KEY POINTS

  • Apple is by far the most expensive member of the Dow
  • The last time the Dow enacted so many simultaneous changes was 2013
  • Exxon first joined the Dow in 1928 when it was called Standard Oil of New Jersey

Some big changes are in store for the famed Dow Jones Industrial Average

S&P Dow Jones Indices said late on Thursday that Salesforce.com (CRM) will replace Exxon Mobil Corp. (XOM); Amgen Inc. (AMGN) will replace Pfizer Inc. (PFE); and Honeywell International Inc. (HON) will replace Raytheon Technologies Corp. (RTX). The changes are effective prior to the opening of trading on Monday, Aug. 31.

S&P explained the index changes were prompted by the decision of Dow component Apple Inc. (AAPL) to enact a four-for-one stock split – a step that would reduce the index's weight in the  information technology sector. The reconfiguration of the index will “help offset that reduction” and also help to “diversify the index by removing overlap between companies of similar scope, adding new types of businesses that better reflect the American economy.”

“Basically Apple -- by itself -- took the technology [weighting] within the Dow down from 27.6% to 20.3%. It’s a significant decline,” Howard Silverblatt, senior index analyst at S&P Dow Jones Indices, told CNBC. “By adding Salesforce, you can come back to 23.1% of the Dow being in technology.”

As the Dow is price-weighted, stocks with higher share prices – like Apple -- are granted greater weighting. In contrast, the S&P 500 index is based on market capitalization.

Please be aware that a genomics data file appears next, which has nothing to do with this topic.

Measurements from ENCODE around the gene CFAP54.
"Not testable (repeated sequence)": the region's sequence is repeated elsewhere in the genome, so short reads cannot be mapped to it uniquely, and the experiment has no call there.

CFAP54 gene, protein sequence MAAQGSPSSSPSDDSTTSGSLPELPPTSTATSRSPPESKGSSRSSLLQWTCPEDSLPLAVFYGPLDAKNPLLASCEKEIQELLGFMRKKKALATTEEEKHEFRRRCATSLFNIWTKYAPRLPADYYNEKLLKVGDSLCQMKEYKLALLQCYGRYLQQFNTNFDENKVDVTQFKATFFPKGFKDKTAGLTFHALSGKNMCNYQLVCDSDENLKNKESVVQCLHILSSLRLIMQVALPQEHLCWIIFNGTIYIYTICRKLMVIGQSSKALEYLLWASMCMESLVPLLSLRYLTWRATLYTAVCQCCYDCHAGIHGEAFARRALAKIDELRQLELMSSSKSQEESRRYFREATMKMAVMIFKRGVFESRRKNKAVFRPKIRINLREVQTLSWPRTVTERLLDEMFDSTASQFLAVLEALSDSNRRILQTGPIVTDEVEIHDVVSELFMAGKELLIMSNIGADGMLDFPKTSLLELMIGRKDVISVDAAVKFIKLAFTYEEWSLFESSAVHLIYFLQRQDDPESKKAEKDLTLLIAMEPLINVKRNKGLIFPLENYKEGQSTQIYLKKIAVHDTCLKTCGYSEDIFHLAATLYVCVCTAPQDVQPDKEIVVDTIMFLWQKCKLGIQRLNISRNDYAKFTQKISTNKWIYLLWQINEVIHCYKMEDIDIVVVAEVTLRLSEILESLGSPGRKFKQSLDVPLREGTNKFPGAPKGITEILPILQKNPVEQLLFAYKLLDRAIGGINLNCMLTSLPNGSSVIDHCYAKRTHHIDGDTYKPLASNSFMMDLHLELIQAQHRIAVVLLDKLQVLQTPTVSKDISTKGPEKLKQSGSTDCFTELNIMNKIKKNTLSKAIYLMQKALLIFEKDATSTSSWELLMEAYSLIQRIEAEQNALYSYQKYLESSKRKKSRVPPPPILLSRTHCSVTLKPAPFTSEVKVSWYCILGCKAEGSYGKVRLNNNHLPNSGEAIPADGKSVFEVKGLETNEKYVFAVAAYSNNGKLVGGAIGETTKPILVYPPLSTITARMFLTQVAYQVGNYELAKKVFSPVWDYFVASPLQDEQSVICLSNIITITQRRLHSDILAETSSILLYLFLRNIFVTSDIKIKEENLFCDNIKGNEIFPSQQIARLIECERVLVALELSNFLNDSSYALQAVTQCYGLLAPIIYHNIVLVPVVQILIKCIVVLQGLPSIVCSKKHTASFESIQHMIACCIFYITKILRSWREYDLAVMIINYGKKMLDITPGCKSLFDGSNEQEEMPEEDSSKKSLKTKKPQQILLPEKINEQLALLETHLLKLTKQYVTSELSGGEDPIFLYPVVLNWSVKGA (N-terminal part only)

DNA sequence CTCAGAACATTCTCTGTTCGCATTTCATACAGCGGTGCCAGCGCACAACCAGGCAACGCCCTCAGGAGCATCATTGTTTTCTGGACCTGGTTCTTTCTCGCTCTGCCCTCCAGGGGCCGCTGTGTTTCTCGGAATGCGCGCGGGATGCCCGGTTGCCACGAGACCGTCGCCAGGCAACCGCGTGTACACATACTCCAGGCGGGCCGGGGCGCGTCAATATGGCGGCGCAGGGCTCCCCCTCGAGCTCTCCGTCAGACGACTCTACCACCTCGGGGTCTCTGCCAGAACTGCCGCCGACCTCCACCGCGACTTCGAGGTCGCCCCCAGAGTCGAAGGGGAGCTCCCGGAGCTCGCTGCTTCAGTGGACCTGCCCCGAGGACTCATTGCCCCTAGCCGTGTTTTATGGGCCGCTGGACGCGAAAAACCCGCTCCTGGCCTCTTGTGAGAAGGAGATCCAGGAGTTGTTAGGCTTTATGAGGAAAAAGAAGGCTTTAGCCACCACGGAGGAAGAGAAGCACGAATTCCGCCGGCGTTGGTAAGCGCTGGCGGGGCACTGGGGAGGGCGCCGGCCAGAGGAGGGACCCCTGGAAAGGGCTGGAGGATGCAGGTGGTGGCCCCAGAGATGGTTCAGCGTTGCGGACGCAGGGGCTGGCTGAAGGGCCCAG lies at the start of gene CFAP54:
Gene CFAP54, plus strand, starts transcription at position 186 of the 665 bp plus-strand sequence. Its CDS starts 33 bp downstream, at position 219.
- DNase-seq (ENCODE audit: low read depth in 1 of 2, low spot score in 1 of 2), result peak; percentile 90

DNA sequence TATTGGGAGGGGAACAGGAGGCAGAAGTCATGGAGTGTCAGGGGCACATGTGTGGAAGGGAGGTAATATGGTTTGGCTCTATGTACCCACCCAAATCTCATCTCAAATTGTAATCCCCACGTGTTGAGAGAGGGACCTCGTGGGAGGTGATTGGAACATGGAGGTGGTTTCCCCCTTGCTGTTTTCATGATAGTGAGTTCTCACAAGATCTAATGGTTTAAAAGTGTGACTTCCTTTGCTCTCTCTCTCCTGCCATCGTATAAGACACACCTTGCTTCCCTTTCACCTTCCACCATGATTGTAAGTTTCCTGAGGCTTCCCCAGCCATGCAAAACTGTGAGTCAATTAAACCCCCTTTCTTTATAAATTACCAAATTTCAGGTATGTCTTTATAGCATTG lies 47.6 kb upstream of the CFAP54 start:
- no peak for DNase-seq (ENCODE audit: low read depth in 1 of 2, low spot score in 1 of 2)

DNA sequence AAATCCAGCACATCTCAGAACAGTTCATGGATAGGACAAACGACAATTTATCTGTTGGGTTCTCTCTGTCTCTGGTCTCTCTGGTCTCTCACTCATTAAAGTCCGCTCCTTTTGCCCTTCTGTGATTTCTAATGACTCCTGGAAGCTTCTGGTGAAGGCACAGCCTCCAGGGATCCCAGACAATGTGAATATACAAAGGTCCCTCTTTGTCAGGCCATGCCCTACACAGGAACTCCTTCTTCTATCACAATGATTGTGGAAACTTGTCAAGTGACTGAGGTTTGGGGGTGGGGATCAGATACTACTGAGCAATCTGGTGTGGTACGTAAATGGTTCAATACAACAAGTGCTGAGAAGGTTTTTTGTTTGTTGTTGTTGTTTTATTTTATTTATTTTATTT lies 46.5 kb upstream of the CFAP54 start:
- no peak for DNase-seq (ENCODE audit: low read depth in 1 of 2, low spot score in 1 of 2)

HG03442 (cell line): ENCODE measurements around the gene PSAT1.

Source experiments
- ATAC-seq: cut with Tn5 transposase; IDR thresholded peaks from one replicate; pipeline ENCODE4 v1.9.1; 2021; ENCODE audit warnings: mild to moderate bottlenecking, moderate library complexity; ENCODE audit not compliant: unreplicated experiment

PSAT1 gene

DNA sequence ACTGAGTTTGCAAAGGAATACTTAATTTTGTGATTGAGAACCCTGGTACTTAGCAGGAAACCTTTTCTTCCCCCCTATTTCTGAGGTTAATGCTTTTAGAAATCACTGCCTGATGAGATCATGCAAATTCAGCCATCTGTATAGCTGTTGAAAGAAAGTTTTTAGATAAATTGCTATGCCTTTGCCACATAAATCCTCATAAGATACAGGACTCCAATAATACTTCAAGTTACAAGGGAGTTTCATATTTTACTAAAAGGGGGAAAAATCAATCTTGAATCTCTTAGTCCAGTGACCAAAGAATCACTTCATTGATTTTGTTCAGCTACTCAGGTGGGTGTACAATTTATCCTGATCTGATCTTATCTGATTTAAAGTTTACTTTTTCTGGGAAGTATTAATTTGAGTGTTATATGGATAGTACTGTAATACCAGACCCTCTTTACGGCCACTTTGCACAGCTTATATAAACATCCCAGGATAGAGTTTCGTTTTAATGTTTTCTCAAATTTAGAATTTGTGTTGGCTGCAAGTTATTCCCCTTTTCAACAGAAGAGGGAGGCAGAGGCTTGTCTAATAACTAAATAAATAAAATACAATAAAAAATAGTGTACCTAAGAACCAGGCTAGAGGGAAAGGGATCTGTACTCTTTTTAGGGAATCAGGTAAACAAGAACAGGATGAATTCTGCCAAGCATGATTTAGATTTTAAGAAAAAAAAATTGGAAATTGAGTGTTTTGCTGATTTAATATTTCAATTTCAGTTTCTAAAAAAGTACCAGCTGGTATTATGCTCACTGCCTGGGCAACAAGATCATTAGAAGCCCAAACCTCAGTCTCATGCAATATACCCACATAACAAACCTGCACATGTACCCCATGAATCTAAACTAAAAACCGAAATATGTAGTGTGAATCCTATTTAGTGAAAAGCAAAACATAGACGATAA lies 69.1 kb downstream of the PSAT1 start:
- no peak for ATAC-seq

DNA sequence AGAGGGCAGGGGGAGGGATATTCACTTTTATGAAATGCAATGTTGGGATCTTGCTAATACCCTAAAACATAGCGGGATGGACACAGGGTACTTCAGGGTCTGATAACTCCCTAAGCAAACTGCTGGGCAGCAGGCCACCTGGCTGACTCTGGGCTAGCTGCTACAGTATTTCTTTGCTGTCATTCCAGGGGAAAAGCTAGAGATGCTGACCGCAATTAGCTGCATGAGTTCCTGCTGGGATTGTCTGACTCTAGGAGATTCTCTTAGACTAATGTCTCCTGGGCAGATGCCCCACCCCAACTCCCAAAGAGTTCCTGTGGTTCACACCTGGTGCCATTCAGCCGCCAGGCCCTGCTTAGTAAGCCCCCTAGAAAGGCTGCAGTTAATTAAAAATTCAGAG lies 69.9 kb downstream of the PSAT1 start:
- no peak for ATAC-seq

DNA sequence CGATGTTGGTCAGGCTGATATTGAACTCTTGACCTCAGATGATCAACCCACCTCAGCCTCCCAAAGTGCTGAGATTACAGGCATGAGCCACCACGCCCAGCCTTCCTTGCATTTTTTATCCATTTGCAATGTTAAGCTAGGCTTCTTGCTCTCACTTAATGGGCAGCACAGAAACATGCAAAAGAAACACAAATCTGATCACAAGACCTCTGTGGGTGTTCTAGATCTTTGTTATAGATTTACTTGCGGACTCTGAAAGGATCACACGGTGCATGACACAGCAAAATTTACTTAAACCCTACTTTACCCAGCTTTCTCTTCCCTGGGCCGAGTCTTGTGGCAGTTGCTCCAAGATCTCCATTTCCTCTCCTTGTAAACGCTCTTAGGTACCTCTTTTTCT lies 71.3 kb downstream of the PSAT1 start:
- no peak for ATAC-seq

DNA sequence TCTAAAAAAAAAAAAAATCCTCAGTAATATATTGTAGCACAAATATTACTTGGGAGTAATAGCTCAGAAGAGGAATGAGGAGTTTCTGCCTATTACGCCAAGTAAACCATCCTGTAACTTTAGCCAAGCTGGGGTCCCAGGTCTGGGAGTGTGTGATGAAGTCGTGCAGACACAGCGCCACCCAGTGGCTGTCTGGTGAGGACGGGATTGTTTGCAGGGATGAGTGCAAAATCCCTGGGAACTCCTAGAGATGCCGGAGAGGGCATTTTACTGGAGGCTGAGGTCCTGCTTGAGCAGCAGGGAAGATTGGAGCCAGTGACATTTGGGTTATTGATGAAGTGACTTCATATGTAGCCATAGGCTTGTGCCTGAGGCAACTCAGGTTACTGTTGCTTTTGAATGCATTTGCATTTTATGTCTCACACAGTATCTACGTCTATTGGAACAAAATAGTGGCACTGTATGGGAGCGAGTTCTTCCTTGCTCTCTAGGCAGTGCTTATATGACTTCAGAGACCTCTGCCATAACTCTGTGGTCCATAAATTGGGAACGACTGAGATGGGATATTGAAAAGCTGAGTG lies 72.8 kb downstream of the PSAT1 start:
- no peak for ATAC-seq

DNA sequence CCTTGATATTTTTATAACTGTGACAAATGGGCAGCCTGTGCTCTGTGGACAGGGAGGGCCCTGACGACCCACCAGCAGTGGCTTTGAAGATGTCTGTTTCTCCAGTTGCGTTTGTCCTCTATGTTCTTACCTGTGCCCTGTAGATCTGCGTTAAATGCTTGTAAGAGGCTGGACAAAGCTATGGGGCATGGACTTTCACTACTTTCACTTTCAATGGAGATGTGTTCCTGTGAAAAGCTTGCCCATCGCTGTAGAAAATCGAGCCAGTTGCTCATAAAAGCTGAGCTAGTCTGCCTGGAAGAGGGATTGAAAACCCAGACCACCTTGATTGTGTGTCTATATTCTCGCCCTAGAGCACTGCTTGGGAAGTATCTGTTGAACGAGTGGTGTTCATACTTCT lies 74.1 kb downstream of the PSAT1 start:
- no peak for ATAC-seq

Trading in excess of $500 per pre-split share, Apple is by far the most expensive member of the Dow and has had a disproportionate influence on its performance.

Silverblatt also noted that stock splits among Dow components are rare -- the last one occurred in December 2015 when Nike (NKE) had 2-for-1 split.

Silverblatt added that such a shake-up in the Dow – six stocks being involved -- is “extremely unusual.”

“This is a massive amount [of changes], especially when you add in Apple, which re-weights it significantly. So we expect to see a lot of action on it, a lot of buying and selling,” he said.

The last time the Dow enacted so many simultaneous changes was in 2013, when Goldman Sachs (GS), Nike and Visa (V) replaced Alcoa (AA), Bank of America (BAC) and Hewlett-Packard – now called HP (HPQ).

The last individual swap on the Dow occurred in 2018 when drugstore chain Walgreens Boots Alliance (WBA) replaced General Electric (GE).

Exxon first joined the Dow in 1928 when it was called Standard Oil of New Jersey. Exxon’s removal now means Chevron (CVX) will be the sole energy stock in the Dow.

Environmentalist Bill McKibben tweeted: “As recently as 2011 Exxon was the biggest company on earth. Now it's been booted from the Dow Jones index. Thanks to all who have helped.”

Honeywell was removed from the Dow in Feb. 2008 and now has returned.

Peter Boockvar, chief investment officer at Bleakley Advisory Group, was puzzled by S&P’s actions.

“I’m surprised by the news as energy [like Exxon] still powers the world but we know how out of favor [the energy sector] is,” he told CNBC. “I’m not sure there is much difference between [Pfizer] and Amgen nor [between] Honeywell and Raytheon.”

Year-to-date, shares of two of the new components, SalesForce and Honeywell, have gained 28.2% and dropped 8.6%, respectively. Amgen shares were flat.

Shares of the three discarded components, Exxon, Pfizer and Raytheon dropped 36.2%, gained 2.1% and fell 32.8%, respectively, year-to-date.